In the Spirit of a New People

The Cultural Politics of the Chicano Movement

241 pages

9 halftones

November, 2013

ISBN: 9780814738771

$26

Paper

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Author

Randy J. Ontiveros is Associate Professor of English and an affiliate in U.S. Latina/o Studies and Women’s Studies at the University of Maryland, College Park.

All books by Randy J. Ontiveros

Reexamining the Chicano civil rights movement of the 1960s and 1970s, In the Spirit of a New People brings to light new insights about social activism in the twentieth-century and new lessons for progressive politics in the twenty-first. Randy J. Ontiveros explores the ways in which Chicano/a artists and activists used fiction, poetry, visual arts, theater, and other expressive forms to forge a common purpose and to challenge inequality in America.
 
Focusing on cultural politics, Ontiveros reveals neglected stories about the Chicano movement and its impact: how writers used the street press to push back against the network news; how visual artists such as Santa Barraza used painting, installations, and mixed media to challenge racism in mainstream environmentalism; how El Teatro Campesino’s innovative “actos,” or short skits,sought to embody new, more inclusive forms of citizenship; and how Sandra Cisneros and other Chicana novelists broadened the narrative of the Chicano movement. In the Spirit of a New People articulates a fresh understanding of how the Chicano movement contributed to the social and political currents of postwar America, and how the movement remains meaningful today.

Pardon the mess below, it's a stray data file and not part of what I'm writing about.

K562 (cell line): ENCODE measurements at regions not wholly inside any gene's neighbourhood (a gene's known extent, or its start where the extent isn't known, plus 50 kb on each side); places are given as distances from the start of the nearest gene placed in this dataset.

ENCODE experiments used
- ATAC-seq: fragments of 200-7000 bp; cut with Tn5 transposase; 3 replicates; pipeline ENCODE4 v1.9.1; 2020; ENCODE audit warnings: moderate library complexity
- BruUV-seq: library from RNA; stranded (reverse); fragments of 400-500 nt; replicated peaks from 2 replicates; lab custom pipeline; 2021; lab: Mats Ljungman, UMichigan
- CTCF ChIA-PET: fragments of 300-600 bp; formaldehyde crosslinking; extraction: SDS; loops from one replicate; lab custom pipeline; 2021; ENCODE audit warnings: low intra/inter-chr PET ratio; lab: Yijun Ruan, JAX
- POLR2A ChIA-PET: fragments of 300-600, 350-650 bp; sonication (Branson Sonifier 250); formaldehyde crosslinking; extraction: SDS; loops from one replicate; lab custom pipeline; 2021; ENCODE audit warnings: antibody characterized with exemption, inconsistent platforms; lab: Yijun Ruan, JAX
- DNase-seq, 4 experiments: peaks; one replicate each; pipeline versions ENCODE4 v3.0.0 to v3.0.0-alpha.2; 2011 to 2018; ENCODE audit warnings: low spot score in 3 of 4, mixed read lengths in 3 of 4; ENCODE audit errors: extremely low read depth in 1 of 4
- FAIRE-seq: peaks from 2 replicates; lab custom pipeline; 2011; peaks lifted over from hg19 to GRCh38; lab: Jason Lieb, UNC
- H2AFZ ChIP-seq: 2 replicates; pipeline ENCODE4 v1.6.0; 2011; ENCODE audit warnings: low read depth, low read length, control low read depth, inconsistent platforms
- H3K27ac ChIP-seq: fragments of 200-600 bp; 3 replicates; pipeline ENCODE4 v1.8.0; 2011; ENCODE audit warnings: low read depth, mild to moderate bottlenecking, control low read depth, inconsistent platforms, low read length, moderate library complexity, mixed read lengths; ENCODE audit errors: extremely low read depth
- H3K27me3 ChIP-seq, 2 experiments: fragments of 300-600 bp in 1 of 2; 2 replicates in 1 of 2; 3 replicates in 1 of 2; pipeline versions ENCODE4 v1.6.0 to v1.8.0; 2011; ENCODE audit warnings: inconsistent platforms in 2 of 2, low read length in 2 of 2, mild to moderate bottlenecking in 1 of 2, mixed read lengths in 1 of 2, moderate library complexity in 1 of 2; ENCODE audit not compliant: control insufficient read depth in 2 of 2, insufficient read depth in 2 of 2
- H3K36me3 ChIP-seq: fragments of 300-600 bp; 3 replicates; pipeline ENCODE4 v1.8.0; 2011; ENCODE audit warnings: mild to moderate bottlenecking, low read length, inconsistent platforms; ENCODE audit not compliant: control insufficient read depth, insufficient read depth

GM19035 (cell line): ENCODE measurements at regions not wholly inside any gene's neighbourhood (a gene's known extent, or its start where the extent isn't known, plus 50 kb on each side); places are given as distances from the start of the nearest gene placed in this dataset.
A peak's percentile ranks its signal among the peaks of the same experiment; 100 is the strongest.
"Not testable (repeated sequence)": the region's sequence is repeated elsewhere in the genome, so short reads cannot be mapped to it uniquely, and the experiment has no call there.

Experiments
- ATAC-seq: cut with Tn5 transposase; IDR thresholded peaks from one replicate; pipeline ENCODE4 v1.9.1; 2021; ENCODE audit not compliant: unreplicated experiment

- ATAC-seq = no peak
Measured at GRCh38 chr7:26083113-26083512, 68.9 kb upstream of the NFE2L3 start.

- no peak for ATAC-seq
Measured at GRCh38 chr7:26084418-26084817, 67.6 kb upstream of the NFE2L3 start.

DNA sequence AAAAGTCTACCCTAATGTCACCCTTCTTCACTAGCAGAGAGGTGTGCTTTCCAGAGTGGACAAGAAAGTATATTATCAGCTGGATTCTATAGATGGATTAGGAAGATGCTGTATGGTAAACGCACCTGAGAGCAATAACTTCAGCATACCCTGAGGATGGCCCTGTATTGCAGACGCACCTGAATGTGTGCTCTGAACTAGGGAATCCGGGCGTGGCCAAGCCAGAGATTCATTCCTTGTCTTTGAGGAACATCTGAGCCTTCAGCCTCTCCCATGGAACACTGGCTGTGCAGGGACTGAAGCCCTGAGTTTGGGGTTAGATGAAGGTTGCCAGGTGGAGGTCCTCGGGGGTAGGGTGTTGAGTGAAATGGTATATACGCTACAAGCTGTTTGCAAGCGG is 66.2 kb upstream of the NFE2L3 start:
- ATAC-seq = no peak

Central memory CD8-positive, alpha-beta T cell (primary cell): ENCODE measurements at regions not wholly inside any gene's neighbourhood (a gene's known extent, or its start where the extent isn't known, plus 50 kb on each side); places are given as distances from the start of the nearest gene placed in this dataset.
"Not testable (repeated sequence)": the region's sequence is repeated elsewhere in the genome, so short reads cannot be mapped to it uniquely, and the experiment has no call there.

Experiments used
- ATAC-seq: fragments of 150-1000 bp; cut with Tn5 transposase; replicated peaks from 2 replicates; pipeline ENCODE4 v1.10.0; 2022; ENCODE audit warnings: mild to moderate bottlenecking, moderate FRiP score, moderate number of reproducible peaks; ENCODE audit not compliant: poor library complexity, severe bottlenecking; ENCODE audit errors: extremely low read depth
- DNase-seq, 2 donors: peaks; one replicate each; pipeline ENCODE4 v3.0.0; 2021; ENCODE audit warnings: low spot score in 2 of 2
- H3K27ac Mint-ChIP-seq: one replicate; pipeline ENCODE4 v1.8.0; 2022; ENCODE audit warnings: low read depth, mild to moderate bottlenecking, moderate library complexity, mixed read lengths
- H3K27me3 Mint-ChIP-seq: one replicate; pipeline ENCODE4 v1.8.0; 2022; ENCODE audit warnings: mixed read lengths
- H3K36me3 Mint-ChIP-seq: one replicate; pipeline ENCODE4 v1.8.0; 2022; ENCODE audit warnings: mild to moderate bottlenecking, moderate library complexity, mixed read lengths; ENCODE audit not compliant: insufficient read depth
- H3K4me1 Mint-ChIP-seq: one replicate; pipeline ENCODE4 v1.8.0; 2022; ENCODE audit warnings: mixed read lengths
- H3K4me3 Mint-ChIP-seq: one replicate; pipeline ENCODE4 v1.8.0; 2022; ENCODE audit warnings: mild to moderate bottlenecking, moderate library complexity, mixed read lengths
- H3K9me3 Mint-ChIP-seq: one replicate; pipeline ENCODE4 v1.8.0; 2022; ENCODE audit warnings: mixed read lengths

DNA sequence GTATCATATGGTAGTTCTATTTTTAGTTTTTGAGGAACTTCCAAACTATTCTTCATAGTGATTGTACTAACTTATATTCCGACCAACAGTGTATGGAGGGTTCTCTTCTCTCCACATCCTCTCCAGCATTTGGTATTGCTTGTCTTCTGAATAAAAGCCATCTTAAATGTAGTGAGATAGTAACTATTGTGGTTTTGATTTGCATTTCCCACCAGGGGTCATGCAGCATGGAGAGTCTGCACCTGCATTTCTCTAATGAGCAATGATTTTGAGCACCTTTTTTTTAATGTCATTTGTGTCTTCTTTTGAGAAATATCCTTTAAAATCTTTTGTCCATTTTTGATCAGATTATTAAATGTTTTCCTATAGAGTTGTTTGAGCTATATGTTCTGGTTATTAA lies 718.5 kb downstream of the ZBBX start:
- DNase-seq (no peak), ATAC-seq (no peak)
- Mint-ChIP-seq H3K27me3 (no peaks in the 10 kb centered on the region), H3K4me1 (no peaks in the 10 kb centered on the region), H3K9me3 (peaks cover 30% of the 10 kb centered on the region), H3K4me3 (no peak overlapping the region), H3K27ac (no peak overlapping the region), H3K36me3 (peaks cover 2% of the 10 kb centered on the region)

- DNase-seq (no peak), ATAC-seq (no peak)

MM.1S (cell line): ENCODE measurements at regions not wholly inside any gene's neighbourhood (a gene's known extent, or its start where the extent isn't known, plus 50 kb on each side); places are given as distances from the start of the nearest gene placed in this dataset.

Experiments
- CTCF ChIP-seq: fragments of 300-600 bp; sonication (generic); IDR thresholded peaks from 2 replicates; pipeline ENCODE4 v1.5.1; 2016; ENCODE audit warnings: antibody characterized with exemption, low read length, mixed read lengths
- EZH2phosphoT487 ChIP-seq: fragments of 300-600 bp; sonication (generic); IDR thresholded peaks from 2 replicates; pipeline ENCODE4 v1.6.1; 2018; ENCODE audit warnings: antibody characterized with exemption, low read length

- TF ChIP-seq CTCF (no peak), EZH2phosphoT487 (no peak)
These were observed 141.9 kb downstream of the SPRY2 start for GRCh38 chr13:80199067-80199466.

Reviews

  • "Elegantly demonstrates the Chicano movement's irrefutable influence on a politically astute and enduring legacy of expressive culture. Randy J. Ontiveros persuasively argues that movimiento-inspired art and literature offer a crucial dose of historical consciousness required for sustaining struggles for social justice. A game-changing intervention in Chicano/a and American studies, Ontiveros’s book moves us beyond reductionist claims and rehashed debates to reinvigorate Chicano movement scholarship." 

    —Richard T. Rodriguez, author of Next of Kin: The Family in Chicano/a Cultural Politics

  • “The book’s strengths lie in its reading of cultural texts, especially the visual work of Barraza; performances of El Teatro Campesino; and the writing of Cisneros, Rodolfo ‘Corky’ Gonzales, Enriqueta Vasquez, and others.  Analyses of these varied works offer compelling support for Ontiveros’s larger argument that at least culturally the Chicano movement ‘didn’t die at all.’ Contextualized in a broader history that dates to the Mexican Revolution of 1910, these examples provide persuasive evidence for the movement’s legacy beyond just demographic and electoral politics.”

    The Journal of American History

  • "In the Spirit of a New People provides a thoughtful analysis of how the Chicano movement—and social justice struggles more generally—can influence politics and culture."

    The Journal of American History

  •  “[…] In the Spirit of a New People succeeds in its argument for recuperating elements of Chicana/o cultural nationalism from the 1960s and the 1970s as it was and continues to be embedded in Chicana/o art as a framework and impetus for contemporary Chicana/o political action in the present.”

    MELUS